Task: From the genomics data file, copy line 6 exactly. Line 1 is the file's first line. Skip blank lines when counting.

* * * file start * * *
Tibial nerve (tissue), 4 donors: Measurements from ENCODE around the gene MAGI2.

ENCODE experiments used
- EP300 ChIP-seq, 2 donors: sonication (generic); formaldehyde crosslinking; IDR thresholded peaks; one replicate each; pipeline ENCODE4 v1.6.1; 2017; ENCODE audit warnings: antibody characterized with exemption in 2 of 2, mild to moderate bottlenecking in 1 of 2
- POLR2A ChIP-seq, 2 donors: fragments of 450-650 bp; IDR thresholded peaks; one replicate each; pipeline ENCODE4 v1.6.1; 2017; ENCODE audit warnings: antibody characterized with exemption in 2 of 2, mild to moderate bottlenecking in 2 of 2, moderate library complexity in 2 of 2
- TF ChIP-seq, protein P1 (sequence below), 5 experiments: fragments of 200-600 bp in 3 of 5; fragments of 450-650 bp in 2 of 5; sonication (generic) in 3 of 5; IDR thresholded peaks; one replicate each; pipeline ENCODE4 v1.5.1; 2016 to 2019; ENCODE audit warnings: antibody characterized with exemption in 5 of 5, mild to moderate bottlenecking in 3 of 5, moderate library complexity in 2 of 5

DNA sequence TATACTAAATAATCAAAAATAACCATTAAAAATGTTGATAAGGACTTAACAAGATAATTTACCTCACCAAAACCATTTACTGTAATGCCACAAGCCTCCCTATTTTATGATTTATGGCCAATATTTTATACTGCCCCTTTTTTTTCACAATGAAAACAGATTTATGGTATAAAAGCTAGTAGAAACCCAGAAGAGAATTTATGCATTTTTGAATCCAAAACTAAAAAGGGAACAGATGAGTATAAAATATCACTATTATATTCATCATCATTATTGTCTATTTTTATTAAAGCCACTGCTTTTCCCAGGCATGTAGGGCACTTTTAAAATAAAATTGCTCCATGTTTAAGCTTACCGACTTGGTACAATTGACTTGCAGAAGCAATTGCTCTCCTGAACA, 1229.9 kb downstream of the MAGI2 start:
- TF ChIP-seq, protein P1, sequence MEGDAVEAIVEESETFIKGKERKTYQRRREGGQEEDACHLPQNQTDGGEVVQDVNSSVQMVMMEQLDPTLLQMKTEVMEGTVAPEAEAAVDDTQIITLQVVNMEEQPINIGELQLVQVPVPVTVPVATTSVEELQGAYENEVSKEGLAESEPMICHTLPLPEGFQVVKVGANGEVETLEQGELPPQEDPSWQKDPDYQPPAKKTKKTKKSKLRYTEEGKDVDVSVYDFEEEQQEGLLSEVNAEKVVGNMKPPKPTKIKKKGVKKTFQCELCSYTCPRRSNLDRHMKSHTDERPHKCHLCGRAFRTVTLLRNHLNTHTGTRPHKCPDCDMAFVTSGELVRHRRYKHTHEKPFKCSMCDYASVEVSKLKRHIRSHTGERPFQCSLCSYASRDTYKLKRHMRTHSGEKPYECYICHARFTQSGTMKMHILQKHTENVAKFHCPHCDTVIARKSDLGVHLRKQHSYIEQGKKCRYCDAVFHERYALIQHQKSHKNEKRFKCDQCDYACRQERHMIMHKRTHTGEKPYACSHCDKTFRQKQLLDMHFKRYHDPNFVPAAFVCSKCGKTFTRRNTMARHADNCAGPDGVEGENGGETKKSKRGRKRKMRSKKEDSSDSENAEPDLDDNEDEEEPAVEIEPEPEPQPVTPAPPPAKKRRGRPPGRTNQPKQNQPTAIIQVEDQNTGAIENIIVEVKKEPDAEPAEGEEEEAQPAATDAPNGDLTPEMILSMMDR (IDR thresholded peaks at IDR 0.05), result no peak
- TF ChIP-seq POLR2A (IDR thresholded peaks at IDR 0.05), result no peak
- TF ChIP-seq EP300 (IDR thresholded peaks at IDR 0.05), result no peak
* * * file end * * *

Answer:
DNA sequence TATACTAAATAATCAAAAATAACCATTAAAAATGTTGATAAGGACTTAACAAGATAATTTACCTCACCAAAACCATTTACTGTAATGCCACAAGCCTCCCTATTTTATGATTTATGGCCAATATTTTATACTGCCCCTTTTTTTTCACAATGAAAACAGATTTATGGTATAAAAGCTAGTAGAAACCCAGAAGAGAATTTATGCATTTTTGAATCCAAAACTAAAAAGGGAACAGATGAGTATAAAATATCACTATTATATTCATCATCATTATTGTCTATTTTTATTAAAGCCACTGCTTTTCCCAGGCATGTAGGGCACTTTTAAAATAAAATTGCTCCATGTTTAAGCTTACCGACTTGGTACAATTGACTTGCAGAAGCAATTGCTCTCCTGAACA, 1229.9 kb downstream of the MAGI2 start: